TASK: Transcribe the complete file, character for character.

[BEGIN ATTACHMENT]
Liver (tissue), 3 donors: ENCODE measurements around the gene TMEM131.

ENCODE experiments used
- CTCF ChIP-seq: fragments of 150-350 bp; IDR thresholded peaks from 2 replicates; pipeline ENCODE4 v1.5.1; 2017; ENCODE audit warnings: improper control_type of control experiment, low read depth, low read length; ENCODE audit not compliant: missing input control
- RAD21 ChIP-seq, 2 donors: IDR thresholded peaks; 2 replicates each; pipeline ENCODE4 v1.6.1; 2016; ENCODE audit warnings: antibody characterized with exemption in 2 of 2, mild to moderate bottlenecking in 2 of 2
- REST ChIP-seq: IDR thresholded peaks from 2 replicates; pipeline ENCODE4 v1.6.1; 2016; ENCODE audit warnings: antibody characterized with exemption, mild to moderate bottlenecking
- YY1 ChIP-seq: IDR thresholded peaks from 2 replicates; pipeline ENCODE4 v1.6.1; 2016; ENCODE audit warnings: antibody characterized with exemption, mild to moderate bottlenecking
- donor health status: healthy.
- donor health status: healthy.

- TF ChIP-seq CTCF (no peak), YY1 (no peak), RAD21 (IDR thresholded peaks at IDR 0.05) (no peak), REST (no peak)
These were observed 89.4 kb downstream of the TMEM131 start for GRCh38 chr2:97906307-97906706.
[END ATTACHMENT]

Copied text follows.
Liver (tissue), 3 donors: ENCODE measurements around the gene TMEM131.

ENCODE experiments used
- CTCF ChIP-seq: fragments of 150-350 bp; IDR thresholded peaks from 2 replicates; pipeline ENCODE4 v1.5.1; 2017; ENCODE audit warnings: improper control_type of control experiment, low read depth, low read length; ENCODE audit not compliant: missing input control
- RAD21 ChIP-seq, 2 donors: IDR thresholded peaks; 2 replicates each; pipeline ENCODE4 v1.6.1; 2016; ENCODE audit warnings: antibody characterized with exemption in 2 of 2, mild to moderate bottlenecking in 2 of 2
- REST ChIP-seq: IDR thresholded peaks from 2 replicates; pipeline ENCODE4 v1.6.1; 2016; ENCODE audit warnings: antibody characterized with exemption, mild to moderate bottlenecking
- YY1 ChIP-seq: IDR thresholded peaks from 2 replicates; pipeline ENCODE4 v1.6.1; 2016; ENCODE audit warnings: antibody characterized with exemption, mild to moderate bottlenecking
- donor health status: healthy.
- donor health status: healthy.

- TF ChIP-seq CTCF (no peak), YY1 (no peak), RAD21 (IDR thresholded peaks at IDR 0.05) (no peak), REST (no peak)
These were observed 89.4 kb downstream of the TMEM131 start for GRCh38 chr2:97906307-97906706.